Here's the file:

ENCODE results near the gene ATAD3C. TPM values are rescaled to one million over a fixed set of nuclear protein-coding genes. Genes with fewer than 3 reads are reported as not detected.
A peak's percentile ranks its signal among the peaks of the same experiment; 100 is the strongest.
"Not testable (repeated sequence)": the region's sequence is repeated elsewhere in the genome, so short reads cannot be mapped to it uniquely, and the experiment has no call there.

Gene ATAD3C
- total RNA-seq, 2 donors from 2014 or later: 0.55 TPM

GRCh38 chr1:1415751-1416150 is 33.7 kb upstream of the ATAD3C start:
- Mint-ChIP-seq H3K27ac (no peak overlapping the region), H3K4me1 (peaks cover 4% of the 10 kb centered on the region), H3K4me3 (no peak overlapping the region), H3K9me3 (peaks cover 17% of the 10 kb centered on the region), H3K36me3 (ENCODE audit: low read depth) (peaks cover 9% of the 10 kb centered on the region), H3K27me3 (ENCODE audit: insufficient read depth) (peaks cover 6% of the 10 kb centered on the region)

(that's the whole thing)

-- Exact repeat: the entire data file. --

ENCODE results near the gene ATAD3C. TPM values are rescaled to one million over a fixed set of nuclear protein-coding genes. Genes with fewer than 3 reads are reported as not detected.
A peak's percentile ranks its signal among the peaks of the same experiment; 100 is the strongest.
"Not testable (repeated sequence)": the region's sequence is repeated elsewhere in the genome, so short reads cannot be mapped to it uniquely, and the experiment has no call there.

Gene ATAD3C
- total RNA-seq, 2 donors from 2014 or later: 0.55 TPM

GRCh38 chr1:1415751-1416150 is 33.7 kb upstream of the ATAD3C start:
- Mint-ChIP-seq H3K27ac (no peak overlapping the region), H3K4me1 (peaks cover 4% of the 10 kb centered on the region), H3K4me3 (no peak overlapping the region), H3K9me3 (peaks cover 17% of the 10 kb centered on the region), H3K36me3 (ENCODE audit: low read depth) (peaks cover 9% of the 10 kb centered on the region), H3K27me3 (ENCODE audit: insufficient read depth) (peaks cover 6% of the 10 kb centered on the region)